To open the file from Cain in a text editor, right click on the file in the center Cain panel and click View. This will open the file in your preferred editor. You can then edit the file to create new configurations to create users, change ACLs, enable services, setup a VPN, or whatever you want, but BE CAREFUL! While you are editing the config file locally, you will later upload this to the router, and will apply the new configuration. If you mess this up, you could take down the network. If the device is using TACACS or Radius, you will see "login authentication somename" so you will need to remove that item to login locally. My edits usually include something like this:

line vty 0 4
no login authentication someword
login local
username tinytim privilege 15 secret MyReallyGreatPassword

This configuration will remove the external authentication and create my account that will drop me straight to the enable (privileged) prompt. Note, this is a secret so it will be hashed once the device receives it, but it will travel to the device in the unencrypted form across TFTP. After uploading and applying this config, we can login to the device, preferably via SSH (or... shudder... telnet if we have to). I'll usually disable logging, if it is allowed by the rules of engagement, by prefixing each of the log related commands with "no" to remove them.

With privilege 15, we will be dropped into the higher privileged Enable Mode prompt immediately upon login. This allows us to make any changes we want. Depending on the device and its location, I like to do one of two things: setup a VPN connection or modify the VLANs to put myself on another network.

At this point, I highly suggest that you get some experience with Cisco devices or find a partner who has that experience. You can do some really cool stuff with the network, but you can also do some really bad stuff. I suggest setting up a lab with come Cisco devices you've purchased from Ebay or virtual devices using the dynagen/dynamips virtual network device environment. Some attacks at this stage take a long description to safely identify and setup. However, changing your VLAN is pretty simple and is less likely to cause damage, so let's delve into that.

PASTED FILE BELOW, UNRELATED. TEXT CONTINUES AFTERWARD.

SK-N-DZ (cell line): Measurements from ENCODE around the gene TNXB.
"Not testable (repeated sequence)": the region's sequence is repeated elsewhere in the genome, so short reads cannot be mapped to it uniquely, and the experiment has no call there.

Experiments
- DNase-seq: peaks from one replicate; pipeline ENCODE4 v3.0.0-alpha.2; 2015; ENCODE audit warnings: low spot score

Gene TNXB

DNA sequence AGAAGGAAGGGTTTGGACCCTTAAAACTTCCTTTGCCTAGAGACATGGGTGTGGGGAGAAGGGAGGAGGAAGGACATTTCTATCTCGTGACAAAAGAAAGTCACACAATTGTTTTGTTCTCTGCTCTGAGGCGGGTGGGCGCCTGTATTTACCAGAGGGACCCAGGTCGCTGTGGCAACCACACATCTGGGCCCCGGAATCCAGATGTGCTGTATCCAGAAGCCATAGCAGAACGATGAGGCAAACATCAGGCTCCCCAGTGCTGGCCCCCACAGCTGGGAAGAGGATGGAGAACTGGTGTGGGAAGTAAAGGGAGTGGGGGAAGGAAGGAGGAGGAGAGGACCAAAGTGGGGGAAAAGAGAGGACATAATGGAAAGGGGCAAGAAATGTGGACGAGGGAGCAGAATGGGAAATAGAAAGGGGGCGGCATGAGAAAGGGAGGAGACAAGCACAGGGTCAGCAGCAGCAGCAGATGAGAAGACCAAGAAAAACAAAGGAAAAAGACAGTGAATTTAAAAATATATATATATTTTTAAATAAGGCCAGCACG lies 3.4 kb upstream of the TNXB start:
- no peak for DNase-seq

First, look closely at the configuration for VLANs with descriptions, VLANs with IP address, interfaces with interesting descriptions and the associated VLAN, and the first and last ports (admins usually keep those for special functions). In our case, let's say we find the following interesting information:

interface vlan 4094
ip address

This is a VLAN on our device with an IP address. It is likely a network management subnet that is completely unmonitored and unfiltered. We can see the devices that are on the same network by pinging the devices on the network. In our case ping reveals something on (likely the upstream router) and nothing at We can use one of those IP addresses for our attacking system when we switch networks. To switch networks we need to find our network port and then move it to the new VLAN.

switch1# show mac address-table | i 00:11:22:33:44:55  # i is short for include, similiar to grep
Vlan Mac Address Port Type
-------- --------------------- ---------- ----------
284 00:11:22:33:44:55 gi8 dynamic
switch1# conf t # enter configuration mode
switch1(config)# int gi8 # configure the port we are connected to
switch1(config-if)# switchport access vlan 4094 # switch my vlan

At this point, we are on the same segment as the switch itself. This will likely allow us access portions of the network that we were unable to access as a normal user with a normal system. We can then change our IP address to and start poking the network. Most of the defenses are protecting traffic into the network management network, not out of it. Have fun!

-Tim Medin
Counter Hack

P.S. If you'd like to learn more about penetration testing in-depth, you can join me as I teach the SANS SEC560: Network Penetration Testing and Ethical Hacking at SANS Boston 2013 | Boston, MA | Mon Aug 5 - Sat Aug 10, 2013. It's going to be a rocking good time, and I'd be happy to see you there!